Friday 21st October 2016                 Change text size:

Welsh recycling rates best in the UK

Welsh recycling rates best in the UK

Wales has almost achieved its 50% recycling target in 2012 as figures show that homes and businesses recycled 49% of their waste last summer. Charlotte Reid has more.

According to figures from last summer, Wales is recycling 49% of its waste – the highest rates in the UK.

John Griffiths, Wales’ Environment Minister, has congratulated the people of Wales for their record breaking recycling figures. He said he is “delighted that the people of Wales are continuing to manage their waste in a sustainable and environmentally friendly manner”.

The quarterly figures for July to September 2011 show that Wales produced 388 thousand tonnes of rubbish. This is 5% less than in the same period in 2010. The figures also revealed that per person residual household waste is falling from 68 kilograms in 2010 to 59 kilograms in 2011.  

A report by the Department of Environment Food and Rural Affairs (Defra) showed that England was recycling on average 41.2% between April 2010 and March 2011. The most environmental local authority was Rochford who recycled 66% of their waste. The worst recycling rates were found at Ashford Borough Council in Kent at just 14%.  

Griffiths puts Wales’ progress down to how every local authority in Wales offers weekly food collection services. He said, “Separating out food waste not only diverts significant waste away from landfill, it also makes us far more aware of the food we are wasting, which can often result in reduced waste and lower fuel bills”.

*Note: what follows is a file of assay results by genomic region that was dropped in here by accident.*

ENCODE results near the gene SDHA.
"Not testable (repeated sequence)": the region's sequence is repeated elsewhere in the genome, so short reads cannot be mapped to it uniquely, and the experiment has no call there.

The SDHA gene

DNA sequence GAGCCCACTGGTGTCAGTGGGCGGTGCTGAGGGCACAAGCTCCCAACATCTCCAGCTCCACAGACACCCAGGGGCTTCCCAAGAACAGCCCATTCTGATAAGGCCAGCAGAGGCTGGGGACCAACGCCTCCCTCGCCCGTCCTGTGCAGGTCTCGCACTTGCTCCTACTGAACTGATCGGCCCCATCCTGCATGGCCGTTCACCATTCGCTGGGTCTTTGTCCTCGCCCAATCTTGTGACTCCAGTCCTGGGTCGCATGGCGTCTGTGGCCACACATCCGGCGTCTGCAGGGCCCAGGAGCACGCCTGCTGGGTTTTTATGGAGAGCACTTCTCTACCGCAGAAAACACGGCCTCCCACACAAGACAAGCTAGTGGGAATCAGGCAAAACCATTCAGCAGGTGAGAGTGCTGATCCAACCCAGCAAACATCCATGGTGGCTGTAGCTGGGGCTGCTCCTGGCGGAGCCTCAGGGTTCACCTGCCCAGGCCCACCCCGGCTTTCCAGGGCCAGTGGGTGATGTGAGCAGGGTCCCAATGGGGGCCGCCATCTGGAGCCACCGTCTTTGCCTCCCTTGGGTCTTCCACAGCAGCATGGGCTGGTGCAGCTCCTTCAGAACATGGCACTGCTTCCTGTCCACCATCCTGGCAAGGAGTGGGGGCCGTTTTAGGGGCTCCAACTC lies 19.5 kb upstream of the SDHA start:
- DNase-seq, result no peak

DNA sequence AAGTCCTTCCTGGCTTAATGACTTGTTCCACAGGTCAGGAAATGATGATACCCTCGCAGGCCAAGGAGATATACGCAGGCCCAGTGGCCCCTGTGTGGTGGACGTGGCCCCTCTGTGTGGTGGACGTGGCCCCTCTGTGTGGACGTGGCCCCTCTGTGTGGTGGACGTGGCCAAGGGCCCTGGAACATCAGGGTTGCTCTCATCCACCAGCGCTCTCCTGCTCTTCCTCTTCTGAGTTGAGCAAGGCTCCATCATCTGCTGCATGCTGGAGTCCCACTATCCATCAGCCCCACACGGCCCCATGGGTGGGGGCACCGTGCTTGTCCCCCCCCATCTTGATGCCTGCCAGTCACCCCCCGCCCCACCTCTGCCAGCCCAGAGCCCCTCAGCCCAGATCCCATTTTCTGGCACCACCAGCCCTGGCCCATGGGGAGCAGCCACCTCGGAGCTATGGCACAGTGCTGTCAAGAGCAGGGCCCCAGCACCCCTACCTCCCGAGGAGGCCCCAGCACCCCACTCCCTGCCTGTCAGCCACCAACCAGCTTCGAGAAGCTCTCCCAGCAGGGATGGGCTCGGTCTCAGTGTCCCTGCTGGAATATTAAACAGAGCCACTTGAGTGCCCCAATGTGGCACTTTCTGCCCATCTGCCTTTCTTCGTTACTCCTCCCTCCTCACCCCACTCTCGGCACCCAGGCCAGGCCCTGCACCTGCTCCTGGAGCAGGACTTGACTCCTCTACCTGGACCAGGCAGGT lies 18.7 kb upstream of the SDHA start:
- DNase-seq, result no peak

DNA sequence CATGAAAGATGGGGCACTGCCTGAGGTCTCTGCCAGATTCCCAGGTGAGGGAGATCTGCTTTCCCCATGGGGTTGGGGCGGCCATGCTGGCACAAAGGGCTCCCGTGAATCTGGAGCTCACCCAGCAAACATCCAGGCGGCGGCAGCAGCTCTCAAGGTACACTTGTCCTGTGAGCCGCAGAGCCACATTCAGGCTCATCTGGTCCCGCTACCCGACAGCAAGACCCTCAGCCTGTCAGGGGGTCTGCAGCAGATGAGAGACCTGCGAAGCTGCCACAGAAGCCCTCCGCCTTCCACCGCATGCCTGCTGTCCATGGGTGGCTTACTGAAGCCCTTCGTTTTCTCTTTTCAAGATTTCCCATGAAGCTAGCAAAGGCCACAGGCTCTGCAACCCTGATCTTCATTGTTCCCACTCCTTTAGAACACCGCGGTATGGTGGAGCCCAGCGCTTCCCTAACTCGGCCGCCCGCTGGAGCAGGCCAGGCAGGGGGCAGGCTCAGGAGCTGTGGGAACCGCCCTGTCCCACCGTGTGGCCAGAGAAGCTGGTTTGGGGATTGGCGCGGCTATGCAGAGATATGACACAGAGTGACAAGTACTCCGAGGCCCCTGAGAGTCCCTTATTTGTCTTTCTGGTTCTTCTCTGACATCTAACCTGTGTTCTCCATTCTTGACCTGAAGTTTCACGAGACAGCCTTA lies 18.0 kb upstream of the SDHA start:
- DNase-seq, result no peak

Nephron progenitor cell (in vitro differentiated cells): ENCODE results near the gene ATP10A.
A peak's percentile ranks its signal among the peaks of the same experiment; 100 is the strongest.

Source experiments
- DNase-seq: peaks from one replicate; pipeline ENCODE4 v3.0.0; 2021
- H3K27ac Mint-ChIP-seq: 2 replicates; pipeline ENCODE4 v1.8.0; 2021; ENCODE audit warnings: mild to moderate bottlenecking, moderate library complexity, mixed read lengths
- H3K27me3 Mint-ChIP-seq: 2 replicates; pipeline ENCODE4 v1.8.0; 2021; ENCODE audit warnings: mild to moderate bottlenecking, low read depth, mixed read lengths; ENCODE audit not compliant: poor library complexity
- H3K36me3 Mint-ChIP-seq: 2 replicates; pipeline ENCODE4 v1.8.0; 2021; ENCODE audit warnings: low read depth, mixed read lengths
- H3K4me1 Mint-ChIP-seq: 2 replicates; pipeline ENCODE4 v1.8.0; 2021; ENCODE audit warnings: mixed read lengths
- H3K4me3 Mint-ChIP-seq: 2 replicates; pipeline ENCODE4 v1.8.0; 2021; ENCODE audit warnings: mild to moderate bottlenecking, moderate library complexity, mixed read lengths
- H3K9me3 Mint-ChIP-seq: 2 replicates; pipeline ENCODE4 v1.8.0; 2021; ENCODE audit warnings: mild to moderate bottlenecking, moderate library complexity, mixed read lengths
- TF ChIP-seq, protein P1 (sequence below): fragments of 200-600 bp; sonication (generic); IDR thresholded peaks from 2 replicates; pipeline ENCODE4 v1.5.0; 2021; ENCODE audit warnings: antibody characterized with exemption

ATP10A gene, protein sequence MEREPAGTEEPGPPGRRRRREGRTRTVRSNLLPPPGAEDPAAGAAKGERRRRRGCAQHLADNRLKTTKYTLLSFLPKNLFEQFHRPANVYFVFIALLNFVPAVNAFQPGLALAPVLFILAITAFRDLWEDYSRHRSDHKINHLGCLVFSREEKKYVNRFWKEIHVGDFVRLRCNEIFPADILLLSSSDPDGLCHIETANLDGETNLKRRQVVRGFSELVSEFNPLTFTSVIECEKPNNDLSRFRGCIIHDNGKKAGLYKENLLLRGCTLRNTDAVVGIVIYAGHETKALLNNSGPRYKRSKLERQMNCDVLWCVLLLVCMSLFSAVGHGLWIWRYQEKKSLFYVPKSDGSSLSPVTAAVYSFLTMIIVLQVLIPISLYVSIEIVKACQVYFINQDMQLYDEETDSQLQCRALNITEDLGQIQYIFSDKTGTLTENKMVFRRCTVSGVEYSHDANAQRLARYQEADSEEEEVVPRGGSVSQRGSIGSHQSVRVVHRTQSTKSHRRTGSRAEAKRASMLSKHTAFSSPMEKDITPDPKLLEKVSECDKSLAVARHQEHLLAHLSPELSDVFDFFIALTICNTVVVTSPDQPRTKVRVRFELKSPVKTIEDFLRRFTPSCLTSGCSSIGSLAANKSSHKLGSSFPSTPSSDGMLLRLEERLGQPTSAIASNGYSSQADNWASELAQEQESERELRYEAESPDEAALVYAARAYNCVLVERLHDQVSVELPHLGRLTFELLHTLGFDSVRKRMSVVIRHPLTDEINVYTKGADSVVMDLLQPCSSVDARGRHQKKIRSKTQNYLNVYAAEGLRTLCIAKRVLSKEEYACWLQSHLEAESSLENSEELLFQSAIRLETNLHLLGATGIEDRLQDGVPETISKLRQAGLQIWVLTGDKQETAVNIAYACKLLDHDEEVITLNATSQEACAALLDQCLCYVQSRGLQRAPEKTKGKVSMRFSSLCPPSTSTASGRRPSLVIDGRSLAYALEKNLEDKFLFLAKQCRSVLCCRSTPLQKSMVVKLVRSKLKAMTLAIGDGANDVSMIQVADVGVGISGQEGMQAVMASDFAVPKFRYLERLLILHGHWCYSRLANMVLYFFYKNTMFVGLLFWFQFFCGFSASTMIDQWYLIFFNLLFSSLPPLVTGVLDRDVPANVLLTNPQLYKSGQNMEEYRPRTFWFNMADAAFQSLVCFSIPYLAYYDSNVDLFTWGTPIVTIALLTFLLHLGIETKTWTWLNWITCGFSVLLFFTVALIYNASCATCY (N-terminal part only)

The government’s waste adviser, WRAP, released figures last year which showed that households across the whole of the UK are wasting less food. In spite of this good news, £12 billion worth of edible food is still being thrown away each year.

Supermarkets are trying to prevent food waste as well. Last week Marks and Spencer introduced new packaging for strawberries. The punnets contain a strip which removes a hormone from the fruit that causes it to ripen and then turn mouldy. They are predicting that in peak strawberry season the packaging will prevent 800,000 strawberries from being wasted.

Sainsbury’s are also helping out by working alongside WRAP and training their staff to help out customers in store.

But Griffiths wants Wales to “continue to build on our recycling success”. The next recycling targets to reach are 70% by 2025 and ultimately have zero waste by 2050.

He said, “I am very hopeful that continued effort in 2012 will see us achieving more than 50% recycling in the spring and summer months. This would mean we are diverting more than half our waste away from landfill and gaining value from the majority of our rubbish and really will be a significant milestone”.

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